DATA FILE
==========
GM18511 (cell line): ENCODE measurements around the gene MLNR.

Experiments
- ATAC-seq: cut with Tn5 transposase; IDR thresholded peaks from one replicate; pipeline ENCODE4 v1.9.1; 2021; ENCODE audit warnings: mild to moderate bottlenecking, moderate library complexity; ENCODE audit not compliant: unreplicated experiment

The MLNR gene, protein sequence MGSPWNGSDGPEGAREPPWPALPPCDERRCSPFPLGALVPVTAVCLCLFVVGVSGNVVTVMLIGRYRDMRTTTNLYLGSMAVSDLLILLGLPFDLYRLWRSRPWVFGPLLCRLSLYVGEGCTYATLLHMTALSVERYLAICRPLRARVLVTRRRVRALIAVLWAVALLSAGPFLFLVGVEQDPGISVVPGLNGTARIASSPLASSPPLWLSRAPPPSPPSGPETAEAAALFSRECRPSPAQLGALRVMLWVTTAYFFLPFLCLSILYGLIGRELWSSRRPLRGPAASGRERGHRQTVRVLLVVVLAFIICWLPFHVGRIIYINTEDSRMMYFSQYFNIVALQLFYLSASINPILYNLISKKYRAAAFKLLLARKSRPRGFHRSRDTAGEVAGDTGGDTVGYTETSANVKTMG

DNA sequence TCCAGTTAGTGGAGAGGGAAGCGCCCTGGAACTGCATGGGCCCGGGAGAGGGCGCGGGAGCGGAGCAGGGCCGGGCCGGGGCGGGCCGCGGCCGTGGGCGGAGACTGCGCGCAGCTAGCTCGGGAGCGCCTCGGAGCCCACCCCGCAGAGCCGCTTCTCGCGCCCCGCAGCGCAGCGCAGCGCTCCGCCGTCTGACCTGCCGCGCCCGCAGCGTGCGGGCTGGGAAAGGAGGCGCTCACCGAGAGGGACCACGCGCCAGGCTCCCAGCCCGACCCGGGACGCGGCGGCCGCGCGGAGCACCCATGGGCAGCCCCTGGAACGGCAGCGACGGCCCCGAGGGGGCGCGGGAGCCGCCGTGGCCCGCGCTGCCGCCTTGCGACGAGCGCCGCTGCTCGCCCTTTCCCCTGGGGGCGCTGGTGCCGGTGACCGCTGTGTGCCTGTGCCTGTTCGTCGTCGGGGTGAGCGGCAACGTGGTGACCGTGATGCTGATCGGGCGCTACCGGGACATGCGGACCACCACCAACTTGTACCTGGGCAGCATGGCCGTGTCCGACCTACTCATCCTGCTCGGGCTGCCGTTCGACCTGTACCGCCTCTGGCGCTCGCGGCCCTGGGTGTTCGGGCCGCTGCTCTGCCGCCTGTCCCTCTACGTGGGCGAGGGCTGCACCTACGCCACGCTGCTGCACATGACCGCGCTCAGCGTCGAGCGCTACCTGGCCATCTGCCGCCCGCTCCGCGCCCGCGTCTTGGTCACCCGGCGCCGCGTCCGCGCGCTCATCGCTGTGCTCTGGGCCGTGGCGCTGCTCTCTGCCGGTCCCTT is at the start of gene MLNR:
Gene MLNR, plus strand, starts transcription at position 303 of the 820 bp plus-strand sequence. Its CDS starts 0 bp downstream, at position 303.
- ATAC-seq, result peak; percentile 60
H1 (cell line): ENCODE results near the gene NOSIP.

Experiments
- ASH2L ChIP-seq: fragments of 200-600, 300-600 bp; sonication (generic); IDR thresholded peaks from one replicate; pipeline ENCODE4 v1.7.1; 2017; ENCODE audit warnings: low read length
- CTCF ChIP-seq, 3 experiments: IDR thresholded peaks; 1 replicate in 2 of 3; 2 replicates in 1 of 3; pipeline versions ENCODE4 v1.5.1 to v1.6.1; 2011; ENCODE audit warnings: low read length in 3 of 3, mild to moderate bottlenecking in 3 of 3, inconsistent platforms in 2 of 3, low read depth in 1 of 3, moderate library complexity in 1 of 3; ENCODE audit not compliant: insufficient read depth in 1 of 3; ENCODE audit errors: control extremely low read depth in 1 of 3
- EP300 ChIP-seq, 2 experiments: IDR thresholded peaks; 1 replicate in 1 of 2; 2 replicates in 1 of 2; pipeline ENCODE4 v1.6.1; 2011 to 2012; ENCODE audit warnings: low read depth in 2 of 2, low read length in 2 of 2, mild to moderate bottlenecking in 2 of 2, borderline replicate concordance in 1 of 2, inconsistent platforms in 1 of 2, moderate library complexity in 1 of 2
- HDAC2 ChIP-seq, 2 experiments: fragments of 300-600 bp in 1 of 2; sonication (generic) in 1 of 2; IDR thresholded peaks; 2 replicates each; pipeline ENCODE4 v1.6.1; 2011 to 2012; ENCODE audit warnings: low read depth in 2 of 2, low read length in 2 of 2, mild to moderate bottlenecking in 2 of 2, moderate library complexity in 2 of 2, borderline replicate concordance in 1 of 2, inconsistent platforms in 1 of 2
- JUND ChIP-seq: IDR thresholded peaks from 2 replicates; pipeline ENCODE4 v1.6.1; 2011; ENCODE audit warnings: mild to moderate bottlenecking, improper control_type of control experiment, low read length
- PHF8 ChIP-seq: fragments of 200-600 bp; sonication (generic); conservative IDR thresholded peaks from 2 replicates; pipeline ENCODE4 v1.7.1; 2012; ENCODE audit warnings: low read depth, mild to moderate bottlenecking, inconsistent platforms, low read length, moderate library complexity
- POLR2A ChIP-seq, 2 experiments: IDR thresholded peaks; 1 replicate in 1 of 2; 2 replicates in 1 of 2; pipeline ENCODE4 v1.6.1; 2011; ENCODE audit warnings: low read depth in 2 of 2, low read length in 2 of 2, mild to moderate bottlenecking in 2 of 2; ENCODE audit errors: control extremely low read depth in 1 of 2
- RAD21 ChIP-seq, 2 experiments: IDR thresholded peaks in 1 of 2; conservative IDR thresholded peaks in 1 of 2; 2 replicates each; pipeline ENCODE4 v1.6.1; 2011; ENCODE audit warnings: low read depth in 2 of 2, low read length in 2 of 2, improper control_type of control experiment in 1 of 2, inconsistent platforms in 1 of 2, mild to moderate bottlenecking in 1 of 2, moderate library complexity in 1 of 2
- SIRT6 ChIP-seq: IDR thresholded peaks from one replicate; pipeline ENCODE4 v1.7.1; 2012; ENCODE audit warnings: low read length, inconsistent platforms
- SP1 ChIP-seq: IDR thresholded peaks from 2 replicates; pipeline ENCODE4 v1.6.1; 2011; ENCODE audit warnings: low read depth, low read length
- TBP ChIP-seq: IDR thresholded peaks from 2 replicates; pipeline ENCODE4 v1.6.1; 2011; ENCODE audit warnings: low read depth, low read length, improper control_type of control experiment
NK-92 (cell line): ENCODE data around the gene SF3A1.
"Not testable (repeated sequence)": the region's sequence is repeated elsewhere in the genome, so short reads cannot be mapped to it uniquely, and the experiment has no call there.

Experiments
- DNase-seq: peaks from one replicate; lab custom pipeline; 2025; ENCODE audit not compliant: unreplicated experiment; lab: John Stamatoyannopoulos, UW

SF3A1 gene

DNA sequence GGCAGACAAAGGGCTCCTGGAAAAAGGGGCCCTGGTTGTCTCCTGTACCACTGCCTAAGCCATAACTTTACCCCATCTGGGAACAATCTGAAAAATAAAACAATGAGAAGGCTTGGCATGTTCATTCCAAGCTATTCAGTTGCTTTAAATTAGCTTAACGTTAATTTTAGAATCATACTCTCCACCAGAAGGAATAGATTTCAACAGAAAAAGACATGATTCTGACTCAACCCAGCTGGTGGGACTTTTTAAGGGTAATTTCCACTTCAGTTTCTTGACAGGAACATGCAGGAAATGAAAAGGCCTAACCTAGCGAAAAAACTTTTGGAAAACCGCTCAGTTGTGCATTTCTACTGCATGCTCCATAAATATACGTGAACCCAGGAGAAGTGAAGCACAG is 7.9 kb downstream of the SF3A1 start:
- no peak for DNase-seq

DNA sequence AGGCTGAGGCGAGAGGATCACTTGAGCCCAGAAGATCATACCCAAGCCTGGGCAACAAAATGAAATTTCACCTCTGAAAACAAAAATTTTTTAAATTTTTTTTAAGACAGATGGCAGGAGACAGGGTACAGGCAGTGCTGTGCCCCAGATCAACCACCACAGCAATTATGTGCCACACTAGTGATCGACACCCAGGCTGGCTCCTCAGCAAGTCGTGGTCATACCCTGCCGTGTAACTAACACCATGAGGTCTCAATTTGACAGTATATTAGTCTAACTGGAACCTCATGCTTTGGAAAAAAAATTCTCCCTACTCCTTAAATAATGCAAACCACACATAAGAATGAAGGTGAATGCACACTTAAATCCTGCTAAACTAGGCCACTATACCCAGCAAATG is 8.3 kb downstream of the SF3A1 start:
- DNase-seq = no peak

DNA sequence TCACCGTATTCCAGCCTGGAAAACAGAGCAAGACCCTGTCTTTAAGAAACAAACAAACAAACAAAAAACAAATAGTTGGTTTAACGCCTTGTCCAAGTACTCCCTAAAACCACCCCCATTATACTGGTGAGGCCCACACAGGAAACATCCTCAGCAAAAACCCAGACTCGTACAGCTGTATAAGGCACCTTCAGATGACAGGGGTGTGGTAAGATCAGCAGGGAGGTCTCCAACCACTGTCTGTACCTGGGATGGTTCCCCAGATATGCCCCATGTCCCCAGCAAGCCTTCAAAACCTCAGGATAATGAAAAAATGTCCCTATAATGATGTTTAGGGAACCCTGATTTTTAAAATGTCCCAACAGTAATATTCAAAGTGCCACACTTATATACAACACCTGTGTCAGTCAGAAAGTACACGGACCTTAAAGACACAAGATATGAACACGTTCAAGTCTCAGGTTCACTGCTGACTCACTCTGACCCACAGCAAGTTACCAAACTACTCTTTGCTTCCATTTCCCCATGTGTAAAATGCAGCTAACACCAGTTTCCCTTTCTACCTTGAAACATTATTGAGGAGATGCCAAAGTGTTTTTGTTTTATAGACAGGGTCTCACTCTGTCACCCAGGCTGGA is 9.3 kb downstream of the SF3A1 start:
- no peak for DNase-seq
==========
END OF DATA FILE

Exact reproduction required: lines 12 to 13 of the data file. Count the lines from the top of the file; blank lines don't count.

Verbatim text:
- EP300 ChIP-seq, 2 experiments: IDR thresholded peaks; 1 replicate in 1 of 2; 2 replicates in 1 of 2; pipeline ENCODE4 v1.6.1; 2011 to 2012; ENCODE audit warnings: low read depth in 2 of 2, low read length in 2 of 2, mild to moderate bottlenecking in 2 of 2, borderline replicate concordance in 1 of 2, inconsistent platforms in 1 of 2, moderate library complexity in 1 of 2
- HDAC2 ChIP-seq, 2 experiments: fragments of 300-600 bp in 1 of 2; sonication (generic) in 1 of 2; IDR thresholded peaks; 2 replicates each; pipeline ENCODE4 v1.6.1; 2011 to 2012; ENCODE audit warnings: low read depth in 2 of 2, low read length in 2 of 2, mild to moderate bottlenecking in 2 of 2, moderate library complexity in 2 of 2, borderline replicate concordance in 1 of 2, inconsistent platforms in 1 of 2